Conformational plasticity of DNA secondary structures: probing the conversion between i-motif and hairpin species by circular dichroism and ultraviolet resonance Raman spectroscopies†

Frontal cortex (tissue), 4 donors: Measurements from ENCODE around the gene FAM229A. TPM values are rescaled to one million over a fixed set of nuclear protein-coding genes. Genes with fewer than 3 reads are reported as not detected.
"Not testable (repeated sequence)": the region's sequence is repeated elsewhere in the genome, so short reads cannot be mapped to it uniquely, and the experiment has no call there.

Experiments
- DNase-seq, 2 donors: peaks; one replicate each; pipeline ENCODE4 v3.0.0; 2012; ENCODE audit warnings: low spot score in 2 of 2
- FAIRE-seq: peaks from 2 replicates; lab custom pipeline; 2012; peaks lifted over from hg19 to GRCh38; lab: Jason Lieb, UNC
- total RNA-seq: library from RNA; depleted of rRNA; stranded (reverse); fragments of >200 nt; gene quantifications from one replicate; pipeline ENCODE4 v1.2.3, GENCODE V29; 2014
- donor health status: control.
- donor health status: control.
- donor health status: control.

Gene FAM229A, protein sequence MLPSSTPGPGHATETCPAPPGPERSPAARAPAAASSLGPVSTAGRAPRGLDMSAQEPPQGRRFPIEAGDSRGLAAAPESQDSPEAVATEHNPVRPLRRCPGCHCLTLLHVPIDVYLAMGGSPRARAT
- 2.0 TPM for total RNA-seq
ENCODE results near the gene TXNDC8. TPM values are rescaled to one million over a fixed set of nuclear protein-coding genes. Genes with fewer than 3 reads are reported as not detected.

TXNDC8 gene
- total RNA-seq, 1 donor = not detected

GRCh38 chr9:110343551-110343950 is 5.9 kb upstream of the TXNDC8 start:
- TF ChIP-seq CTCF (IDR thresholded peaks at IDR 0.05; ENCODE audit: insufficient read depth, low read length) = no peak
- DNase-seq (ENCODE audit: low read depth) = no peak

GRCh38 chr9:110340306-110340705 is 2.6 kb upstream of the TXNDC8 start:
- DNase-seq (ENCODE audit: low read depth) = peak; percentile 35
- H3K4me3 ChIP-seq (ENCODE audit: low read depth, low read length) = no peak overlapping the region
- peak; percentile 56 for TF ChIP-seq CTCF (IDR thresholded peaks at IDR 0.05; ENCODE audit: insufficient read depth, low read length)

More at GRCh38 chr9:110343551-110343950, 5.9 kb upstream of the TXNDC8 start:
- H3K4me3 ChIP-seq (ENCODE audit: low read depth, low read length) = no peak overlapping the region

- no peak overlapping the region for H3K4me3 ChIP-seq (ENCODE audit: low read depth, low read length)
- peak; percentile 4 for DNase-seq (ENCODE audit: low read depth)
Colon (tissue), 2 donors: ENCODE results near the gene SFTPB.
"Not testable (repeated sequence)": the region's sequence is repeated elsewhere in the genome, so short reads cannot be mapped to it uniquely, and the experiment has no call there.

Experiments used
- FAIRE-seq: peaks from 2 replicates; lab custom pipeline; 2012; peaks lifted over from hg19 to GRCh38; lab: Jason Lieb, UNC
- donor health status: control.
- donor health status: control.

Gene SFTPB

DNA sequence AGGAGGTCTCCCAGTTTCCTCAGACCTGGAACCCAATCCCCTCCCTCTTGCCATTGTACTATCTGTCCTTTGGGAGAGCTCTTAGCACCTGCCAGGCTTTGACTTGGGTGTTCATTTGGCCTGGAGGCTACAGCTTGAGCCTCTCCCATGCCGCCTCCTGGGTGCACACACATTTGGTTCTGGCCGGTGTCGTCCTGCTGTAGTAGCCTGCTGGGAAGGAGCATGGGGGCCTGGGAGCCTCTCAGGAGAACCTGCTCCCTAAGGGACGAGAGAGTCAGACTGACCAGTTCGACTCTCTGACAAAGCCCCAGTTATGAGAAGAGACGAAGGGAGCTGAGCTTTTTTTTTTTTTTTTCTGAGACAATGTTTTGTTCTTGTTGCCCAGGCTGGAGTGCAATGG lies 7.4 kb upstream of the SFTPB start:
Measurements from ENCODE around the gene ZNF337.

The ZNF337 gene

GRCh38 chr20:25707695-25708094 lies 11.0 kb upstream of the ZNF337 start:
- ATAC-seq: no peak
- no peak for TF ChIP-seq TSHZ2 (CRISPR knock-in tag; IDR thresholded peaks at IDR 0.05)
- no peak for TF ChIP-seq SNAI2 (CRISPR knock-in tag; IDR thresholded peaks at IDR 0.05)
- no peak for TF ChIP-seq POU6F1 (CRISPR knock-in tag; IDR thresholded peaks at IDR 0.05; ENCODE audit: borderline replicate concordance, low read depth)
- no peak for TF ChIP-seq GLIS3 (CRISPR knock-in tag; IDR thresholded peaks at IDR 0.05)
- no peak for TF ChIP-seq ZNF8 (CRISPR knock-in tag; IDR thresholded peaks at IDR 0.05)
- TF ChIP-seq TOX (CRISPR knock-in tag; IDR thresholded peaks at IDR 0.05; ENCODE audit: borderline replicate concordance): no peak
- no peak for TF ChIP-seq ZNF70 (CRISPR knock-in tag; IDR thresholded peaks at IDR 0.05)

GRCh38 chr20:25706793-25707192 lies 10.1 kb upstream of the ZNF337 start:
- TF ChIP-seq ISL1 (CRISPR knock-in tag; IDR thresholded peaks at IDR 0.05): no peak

The promoter regions of important oncogenes such as BCL2 and KRAS contain GC-rich sequences that can form distinctive noncanonical DNA structures involved in the regulation of transcription: G-quadruplexes on the G-rich strand and i-motifs on the C-rich strand. Interestingly, BCL2 and KRAS promoter i-motifs are highly dynamic in nature and exist in a pH-dependent equilibrium with hairpin and even with hybrid i-motif/hairpin species. Herein, the effects of pH and presence of cell-mimicking molecular crowding conditions on conformational equilibria of the BCL2 and KRAS i-motif-forming sequences were investigated by ultraviolet resonance Raman (UVRR) and circular dichroism (CD) spectroscopies. Multivariate analysis of CD data was essential to model the presence and identity of the species involved. Analysis of UVRR spectra measured as a function of pH, performed also by the two-dimensional correlation spectroscopy (2D-COS) technique, showed the role of several functional groups in the DNA conformational transitions, and provided structural and dynamic information. Thus, the UVRR investigation of intramolecular interactions and of local and environmental dynamics in promoting the different species induced by the solution conditions provided valuable insights into i-motif conformational transitions. The combined use of the two spectroscopic tools is emphasized by the relevant possibility of working in the same DNA concentration range and by the heterospectral UVRR/CD 2D-COS analysis. The results of this study shed light on the factors that can influence at the molecular level the equilibrium between the different conformational species putatively involved in the oncogene expression.